By analysing 138 experiments, researchers have mapped the potential of today's plants and trees to store extra carbon by the end of the century.
The results show trees and plants could remove six years of current emissions by 2100, but only if no further deforestation occurs.
The study, led by Stanford University and the Autonomous University of Barcelona, and including Imperial College London researchers, is published in Nature Climate Change.
As plants grow they take in carbon dioxide (CO2) from the air. As CO2 concentrations in the air rise due to human-caused emissions, researchers have suggested that plants will be able to grow larger, and therefore take in more CO2.
However, plant growth is not only due to CO2 concentrations, but relies on the availability of nutrients in the soil, particularly nitrogen and phosphorus. If the plants can't get enough nutrients, they will not grow more despite higher CO2 concentrations.
Hundreds of experiments over the past few decades have tried to determine how much extra CO2 plants can take in before the availability of nutrients becomes limiting, but many have come up with different answers.
Now, a group of 32 scientists from 13 countries have analysed all the previous experiments to come up with a global estimate of plants' ability to take in CO2.
Their results show that globally plants can increase their biomass (organic material) by 12 percent when exposed to concentrations of CO2 predicted for the year 2100.
This extra growth would draw enough CO2 from the atmosphere to cancel out six years of current human-induced emissions.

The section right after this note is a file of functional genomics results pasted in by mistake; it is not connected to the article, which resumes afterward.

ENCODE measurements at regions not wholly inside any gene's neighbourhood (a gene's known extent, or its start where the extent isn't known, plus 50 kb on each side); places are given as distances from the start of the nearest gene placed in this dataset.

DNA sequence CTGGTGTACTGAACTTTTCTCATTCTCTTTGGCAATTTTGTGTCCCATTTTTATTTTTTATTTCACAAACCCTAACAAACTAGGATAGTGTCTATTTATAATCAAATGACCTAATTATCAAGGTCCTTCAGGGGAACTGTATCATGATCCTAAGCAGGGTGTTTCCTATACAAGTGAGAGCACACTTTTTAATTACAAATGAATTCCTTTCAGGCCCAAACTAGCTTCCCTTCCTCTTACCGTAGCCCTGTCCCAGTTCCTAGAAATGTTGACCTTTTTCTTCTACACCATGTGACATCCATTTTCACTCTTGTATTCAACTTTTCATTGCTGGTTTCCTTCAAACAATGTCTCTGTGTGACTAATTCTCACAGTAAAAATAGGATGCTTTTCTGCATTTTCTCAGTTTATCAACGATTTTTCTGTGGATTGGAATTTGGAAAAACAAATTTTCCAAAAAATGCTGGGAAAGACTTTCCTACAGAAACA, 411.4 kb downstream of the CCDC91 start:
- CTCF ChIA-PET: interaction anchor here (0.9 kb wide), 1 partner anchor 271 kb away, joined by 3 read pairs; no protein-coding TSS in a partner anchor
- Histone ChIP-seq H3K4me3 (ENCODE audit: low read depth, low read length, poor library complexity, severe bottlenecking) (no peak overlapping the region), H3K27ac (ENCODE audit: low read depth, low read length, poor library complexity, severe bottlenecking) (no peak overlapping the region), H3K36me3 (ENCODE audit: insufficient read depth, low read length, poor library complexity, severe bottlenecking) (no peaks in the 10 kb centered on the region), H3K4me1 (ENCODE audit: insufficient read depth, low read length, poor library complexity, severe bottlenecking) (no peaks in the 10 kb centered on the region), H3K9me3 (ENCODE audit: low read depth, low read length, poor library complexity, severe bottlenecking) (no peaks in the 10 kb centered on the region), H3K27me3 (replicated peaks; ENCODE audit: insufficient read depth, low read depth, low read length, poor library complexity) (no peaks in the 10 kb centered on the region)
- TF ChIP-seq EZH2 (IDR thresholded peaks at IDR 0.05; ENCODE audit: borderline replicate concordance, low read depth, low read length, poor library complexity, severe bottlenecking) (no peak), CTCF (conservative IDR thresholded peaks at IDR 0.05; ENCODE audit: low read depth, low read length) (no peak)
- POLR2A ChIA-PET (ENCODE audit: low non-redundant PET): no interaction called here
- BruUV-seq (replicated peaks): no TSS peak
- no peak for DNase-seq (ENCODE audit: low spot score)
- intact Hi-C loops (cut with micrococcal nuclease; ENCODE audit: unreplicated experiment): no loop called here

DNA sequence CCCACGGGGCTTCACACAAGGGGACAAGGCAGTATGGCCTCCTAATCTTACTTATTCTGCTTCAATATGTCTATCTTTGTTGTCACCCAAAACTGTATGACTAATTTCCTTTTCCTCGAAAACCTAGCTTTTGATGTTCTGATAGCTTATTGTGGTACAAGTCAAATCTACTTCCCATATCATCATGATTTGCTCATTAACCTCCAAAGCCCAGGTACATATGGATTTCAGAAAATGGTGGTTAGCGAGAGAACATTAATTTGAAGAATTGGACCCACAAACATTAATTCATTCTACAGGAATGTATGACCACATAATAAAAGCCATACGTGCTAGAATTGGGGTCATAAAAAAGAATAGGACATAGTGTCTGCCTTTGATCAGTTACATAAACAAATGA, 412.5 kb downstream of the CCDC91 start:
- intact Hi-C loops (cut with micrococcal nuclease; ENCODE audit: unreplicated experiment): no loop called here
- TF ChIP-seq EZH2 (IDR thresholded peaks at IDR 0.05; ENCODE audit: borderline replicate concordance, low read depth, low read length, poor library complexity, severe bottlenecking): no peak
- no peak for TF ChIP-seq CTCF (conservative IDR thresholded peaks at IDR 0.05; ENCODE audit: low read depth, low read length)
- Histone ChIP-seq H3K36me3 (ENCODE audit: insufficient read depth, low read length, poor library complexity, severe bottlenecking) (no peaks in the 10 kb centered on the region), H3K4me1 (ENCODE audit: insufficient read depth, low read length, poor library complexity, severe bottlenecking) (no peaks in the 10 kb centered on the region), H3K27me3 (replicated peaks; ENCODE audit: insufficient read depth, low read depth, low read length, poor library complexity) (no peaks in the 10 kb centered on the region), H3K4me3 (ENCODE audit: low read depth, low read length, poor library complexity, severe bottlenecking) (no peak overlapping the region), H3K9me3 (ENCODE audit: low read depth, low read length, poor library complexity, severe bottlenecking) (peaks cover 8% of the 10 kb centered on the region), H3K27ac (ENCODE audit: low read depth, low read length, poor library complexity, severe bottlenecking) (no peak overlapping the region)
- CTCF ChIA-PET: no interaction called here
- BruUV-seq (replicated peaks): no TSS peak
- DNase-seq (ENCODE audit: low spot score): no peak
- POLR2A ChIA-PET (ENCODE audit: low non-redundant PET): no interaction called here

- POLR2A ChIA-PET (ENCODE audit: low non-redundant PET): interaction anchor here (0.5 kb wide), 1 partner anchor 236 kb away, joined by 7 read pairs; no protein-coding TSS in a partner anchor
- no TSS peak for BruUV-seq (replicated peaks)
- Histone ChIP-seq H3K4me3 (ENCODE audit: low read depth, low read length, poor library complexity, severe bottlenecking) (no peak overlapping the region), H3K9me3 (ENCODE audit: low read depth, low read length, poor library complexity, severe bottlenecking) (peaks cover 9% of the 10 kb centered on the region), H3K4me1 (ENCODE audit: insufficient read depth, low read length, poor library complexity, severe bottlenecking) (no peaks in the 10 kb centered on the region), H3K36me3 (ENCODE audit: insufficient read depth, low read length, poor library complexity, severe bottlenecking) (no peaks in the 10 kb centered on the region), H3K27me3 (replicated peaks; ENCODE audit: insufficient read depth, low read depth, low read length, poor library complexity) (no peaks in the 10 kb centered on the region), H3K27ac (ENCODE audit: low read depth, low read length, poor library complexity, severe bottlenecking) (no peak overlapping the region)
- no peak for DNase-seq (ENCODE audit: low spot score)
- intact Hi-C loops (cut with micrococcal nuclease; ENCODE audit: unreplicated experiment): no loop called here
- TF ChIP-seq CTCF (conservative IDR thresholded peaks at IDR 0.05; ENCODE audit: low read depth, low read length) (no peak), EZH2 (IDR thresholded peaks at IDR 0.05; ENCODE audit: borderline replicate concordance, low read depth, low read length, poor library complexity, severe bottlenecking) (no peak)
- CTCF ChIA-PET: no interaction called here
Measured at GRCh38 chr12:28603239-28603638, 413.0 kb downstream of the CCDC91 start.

However, the result is based on plant and forest cover remaining at current levels - so no further deforestation occurs.
Lead author Dr César Terrer, now at Stanford University's School of Earth, Energy & Environmental Sciences, initiated the project while at Imperial College London. He said: "Keeping fossil fuels in the ground is the best way to limit further warming. But stopping deforestation and preserving forests so they can grow more is our next-best solution."
Several individual experiments, such as fumigating forests with elevated levels of carbon dioxide and growing plants in gas-filled chambers, have provided critical data but no definitive answer globally.
To more accurately predict the capacity of trees and plants to sequester CO2 in the future, the researchers synthesized data from all elevated carbon dioxide experiments conducted so far, in grassland, shrubland, cropland and forest systems.
Using statistical methods, machine-learning, models and satellite data, they quantified how much soil nutrients and climate factors limit the ability of plants and trees to absorb extra CO2.
They found that tropical forests had the greatest capacity for growth and increased CO2 uptake, such as those in the Amazon, Congo and Indonesia.
Dr Terrer said: "We have already witnessed indiscriminate logging in pristine tropical forests, which are the largest reservoirs of biomass in the planet. We stand to lose a tremendously important tool to limit global warming."
The study also shows how plants' and trees' ability to absorb extra CO2 relies on their association with different fungi in their roots, which help them get extra soil nutrients.
The results of the study will be valuable to scientists building models of future climate change and the impact of reforestation or deforestation.